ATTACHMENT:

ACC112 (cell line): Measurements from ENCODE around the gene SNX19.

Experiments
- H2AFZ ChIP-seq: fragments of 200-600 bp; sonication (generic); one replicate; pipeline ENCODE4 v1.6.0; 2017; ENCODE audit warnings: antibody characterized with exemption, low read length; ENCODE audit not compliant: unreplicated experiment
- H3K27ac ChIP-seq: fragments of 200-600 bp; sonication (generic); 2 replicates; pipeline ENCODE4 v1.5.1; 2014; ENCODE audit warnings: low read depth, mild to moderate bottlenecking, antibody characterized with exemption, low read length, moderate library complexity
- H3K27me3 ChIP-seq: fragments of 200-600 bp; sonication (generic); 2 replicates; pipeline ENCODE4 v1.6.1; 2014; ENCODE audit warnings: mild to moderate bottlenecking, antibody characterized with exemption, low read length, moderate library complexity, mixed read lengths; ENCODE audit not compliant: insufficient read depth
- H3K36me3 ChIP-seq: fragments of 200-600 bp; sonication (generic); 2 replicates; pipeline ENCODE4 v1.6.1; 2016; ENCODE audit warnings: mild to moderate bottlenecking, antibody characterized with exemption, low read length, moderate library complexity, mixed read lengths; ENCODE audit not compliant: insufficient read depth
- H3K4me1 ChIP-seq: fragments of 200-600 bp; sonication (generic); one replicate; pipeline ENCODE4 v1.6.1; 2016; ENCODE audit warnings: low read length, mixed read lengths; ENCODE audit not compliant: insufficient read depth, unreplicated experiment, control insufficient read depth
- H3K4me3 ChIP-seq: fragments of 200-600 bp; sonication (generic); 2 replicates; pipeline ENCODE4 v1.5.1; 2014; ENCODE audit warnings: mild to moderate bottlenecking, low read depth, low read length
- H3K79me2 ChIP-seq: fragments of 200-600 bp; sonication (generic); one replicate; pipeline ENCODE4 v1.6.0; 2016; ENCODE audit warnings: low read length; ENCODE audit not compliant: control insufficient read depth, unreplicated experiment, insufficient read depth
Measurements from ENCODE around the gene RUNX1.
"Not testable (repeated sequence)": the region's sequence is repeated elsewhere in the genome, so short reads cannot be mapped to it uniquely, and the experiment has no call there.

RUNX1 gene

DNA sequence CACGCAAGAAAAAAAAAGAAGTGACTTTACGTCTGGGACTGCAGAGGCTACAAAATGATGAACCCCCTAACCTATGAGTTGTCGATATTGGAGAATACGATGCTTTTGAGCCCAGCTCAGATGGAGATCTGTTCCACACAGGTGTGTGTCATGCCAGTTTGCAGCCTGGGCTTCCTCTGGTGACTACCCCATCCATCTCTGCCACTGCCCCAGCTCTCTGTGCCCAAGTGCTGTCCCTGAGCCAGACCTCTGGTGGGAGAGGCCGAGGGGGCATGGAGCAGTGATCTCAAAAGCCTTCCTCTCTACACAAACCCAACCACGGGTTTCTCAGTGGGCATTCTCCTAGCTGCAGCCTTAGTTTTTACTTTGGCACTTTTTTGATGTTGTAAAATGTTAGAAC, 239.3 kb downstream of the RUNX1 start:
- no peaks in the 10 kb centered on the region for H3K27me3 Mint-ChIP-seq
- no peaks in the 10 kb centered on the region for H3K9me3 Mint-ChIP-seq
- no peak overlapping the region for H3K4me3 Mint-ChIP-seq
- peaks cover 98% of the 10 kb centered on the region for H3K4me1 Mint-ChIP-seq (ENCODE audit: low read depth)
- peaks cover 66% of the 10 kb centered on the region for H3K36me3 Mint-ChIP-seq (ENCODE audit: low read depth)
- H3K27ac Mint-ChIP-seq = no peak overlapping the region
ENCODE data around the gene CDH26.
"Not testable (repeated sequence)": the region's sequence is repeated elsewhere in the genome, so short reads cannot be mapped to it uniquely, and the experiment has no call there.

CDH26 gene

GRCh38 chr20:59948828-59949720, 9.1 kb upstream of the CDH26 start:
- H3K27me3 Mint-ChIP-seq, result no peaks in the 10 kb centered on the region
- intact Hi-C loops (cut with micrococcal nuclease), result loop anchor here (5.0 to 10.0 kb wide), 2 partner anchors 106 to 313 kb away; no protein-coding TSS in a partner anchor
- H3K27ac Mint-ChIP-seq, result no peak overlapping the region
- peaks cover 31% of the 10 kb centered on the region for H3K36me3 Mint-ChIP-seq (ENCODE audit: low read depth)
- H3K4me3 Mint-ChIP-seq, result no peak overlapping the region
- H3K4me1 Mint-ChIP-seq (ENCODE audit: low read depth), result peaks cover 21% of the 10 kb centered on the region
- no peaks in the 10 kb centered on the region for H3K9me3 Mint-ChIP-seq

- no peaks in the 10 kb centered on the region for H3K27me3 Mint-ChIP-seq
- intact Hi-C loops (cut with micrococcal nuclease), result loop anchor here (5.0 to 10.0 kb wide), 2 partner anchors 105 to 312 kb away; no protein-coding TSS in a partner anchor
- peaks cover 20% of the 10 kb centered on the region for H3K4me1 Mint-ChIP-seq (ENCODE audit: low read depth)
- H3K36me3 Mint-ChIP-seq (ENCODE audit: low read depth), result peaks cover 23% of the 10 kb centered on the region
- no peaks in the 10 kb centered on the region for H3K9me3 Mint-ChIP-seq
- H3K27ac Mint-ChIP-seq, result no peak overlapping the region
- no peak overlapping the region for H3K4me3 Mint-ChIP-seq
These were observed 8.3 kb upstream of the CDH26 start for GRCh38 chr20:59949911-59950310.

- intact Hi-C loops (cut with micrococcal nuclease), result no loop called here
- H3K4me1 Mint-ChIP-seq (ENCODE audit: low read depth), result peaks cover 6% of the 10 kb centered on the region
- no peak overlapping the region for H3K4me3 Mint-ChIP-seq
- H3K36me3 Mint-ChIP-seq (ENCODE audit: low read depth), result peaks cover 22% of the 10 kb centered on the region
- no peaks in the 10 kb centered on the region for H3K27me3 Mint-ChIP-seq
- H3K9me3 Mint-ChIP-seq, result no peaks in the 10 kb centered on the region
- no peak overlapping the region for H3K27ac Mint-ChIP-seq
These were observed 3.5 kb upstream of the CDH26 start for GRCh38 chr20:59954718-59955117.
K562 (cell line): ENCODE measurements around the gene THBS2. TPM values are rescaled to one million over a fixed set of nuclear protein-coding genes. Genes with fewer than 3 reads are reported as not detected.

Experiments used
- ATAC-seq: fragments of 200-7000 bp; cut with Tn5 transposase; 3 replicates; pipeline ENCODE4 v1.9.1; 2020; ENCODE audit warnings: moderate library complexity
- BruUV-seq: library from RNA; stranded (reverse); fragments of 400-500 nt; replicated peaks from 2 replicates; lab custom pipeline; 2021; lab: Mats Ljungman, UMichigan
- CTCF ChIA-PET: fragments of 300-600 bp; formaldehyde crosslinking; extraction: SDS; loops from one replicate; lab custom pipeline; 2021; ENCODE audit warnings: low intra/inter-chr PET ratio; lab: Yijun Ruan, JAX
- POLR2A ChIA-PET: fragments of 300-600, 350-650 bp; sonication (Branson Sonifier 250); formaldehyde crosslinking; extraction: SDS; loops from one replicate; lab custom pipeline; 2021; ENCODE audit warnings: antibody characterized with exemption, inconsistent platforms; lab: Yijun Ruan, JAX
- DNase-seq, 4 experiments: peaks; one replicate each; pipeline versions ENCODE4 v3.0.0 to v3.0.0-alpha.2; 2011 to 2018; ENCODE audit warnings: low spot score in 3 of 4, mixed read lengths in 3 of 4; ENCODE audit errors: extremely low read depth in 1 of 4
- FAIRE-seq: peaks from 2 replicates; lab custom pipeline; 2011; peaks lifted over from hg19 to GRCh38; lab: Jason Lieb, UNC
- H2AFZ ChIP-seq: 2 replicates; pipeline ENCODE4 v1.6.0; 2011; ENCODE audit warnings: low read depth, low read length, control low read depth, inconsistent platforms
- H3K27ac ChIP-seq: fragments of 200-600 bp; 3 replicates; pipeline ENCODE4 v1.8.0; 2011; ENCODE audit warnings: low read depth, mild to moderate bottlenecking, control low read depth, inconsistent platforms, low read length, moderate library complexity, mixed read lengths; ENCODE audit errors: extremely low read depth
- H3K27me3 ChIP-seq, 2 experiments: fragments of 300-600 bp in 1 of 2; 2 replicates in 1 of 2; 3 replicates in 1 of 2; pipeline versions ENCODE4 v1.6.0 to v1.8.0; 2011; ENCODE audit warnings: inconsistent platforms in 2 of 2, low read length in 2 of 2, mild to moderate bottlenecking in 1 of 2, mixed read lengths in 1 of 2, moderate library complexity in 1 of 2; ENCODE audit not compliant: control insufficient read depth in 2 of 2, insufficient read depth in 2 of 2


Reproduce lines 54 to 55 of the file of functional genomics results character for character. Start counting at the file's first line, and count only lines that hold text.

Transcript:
- FAIRE-seq: peaks from 2 replicates; lab custom pipeline; 2011; peaks lifted over from hg19 to GRCh38; lab: Jason Lieb, UNC
- H2AFZ ChIP-seq: 2 replicates; pipeline ENCODE4 v1.6.0; 2011; ENCODE audit warnings: low read depth, low read length, control low read depth, inconsistent platforms